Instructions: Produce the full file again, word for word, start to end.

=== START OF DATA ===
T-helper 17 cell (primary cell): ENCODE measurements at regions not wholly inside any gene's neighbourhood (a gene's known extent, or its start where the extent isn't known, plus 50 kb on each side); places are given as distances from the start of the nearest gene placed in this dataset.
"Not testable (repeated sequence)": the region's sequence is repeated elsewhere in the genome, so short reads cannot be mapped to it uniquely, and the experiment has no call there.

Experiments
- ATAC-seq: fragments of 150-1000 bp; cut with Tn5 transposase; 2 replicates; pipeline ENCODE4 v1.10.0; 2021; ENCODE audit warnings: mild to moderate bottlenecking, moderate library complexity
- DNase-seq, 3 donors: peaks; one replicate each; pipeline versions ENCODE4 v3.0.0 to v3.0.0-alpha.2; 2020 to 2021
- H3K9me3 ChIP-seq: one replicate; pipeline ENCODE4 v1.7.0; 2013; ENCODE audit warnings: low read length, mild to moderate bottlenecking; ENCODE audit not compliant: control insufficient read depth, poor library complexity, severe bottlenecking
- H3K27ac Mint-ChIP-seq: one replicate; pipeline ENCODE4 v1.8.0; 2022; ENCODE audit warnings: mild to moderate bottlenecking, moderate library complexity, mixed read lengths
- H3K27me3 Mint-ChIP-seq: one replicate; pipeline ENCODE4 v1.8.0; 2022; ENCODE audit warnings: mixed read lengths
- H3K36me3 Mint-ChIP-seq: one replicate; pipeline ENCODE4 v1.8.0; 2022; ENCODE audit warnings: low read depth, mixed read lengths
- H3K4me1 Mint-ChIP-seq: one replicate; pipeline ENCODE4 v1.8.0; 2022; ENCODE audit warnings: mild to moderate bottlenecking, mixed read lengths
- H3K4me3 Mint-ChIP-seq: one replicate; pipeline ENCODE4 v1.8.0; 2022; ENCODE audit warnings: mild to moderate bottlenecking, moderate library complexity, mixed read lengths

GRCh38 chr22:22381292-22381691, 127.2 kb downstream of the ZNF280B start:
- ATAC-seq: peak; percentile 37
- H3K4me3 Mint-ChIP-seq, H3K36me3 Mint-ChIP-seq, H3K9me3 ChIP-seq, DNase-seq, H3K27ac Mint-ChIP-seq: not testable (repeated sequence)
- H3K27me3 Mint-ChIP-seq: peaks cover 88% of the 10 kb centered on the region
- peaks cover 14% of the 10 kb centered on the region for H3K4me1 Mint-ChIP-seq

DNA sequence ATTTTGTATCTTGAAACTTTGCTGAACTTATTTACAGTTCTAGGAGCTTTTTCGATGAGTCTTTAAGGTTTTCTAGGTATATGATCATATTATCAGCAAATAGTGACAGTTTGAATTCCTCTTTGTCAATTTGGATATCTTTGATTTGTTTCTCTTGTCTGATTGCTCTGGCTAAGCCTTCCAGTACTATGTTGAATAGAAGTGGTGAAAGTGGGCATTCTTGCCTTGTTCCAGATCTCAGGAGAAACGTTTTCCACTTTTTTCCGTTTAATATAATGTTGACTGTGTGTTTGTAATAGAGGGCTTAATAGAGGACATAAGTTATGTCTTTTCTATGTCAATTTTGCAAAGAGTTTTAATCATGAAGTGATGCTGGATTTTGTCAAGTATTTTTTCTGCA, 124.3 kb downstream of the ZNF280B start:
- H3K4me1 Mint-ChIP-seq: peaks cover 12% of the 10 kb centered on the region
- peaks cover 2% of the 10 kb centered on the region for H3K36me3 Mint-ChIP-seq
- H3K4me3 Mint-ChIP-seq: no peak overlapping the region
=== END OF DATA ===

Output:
T-helper 17 cell (primary cell): ENCODE measurements at regions not wholly inside any gene's neighbourhood (a gene's known extent, or its start where the extent isn't known, plus 50 kb on each side); places are given as distances from the start of the nearest gene placed in this dataset.
"Not testable (repeated sequence)": the region's sequence is repeated elsewhere in the genome, so short reads cannot be mapped to it uniquely, and the experiment has no call there.

Experiments
- ATAC-seq: fragments of 150-1000 bp; cut with Tn5 transposase; 2 replicates; pipeline ENCODE4 v1.10.0; 2021; ENCODE audit warnings: mild to moderate bottlenecking, moderate library complexity
- DNase-seq, 3 donors: peaks; one replicate each; pipeline versions ENCODE4 v3.0.0 to v3.0.0-alpha.2; 2020 to 2021
- H3K9me3 ChIP-seq: one replicate; pipeline ENCODE4 v1.7.0; 2013; ENCODE audit warnings: low read length, mild to moderate bottlenecking; ENCODE audit not compliant: control insufficient read depth, poor library complexity, severe bottlenecking
- H3K27ac Mint-ChIP-seq: one replicate; pipeline ENCODE4 v1.8.0; 2022; ENCODE audit warnings: mild to moderate bottlenecking, moderate library complexity, mixed read lengths
- H3K27me3 Mint-ChIP-seq: one replicate; pipeline ENCODE4 v1.8.0; 2022; ENCODE audit warnings: mixed read lengths
- H3K36me3 Mint-ChIP-seq: one replicate; pipeline ENCODE4 v1.8.0; 2022; ENCODE audit warnings: low read depth, mixed read lengths
- H3K4me1 Mint-ChIP-seq: one replicate; pipeline ENCODE4 v1.8.0; 2022; ENCODE audit warnings: mild to moderate bottlenecking, mixed read lengths
- H3K4me3 Mint-ChIP-seq: one replicate; pipeline ENCODE4 v1.8.0; 2022; ENCODE audit warnings: mild to moderate bottlenecking, moderate library complexity, mixed read lengths

GRCh38 chr22:22381292-22381691, 127.2 kb downstream of the ZNF280B start:
- ATAC-seq: peak; percentile 37
- H3K4me3 Mint-ChIP-seq, H3K36me3 Mint-ChIP-seq, H3K9me3 ChIP-seq, DNase-seq, H3K27ac Mint-ChIP-seq: not testable (repeated sequence)
- H3K27me3 Mint-ChIP-seq: peaks cover 88% of the 10 kb centered on the region
- peaks cover 14% of the 10 kb centered on the region for H3K4me1 Mint-ChIP-seq

DNA sequence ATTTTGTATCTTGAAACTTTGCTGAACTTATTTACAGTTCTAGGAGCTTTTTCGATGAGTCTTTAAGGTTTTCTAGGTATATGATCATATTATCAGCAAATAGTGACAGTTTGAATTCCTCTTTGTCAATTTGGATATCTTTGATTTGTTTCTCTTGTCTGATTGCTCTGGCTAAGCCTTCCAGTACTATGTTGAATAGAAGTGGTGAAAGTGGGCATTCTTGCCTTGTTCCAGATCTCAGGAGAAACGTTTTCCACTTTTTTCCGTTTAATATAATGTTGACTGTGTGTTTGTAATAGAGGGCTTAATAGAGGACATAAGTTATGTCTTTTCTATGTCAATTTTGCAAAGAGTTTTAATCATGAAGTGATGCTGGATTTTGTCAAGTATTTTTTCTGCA, 124.3 kb downstream of the ZNF280B start:
- H3K4me1 Mint-ChIP-seq: peaks cover 12% of the 10 kb centered on the region
- peaks cover 2% of the 10 kb centered on the region for H3K36me3 Mint-ChIP-seq
- H3K4me3 Mint-ChIP-seq: no peak overlapping the region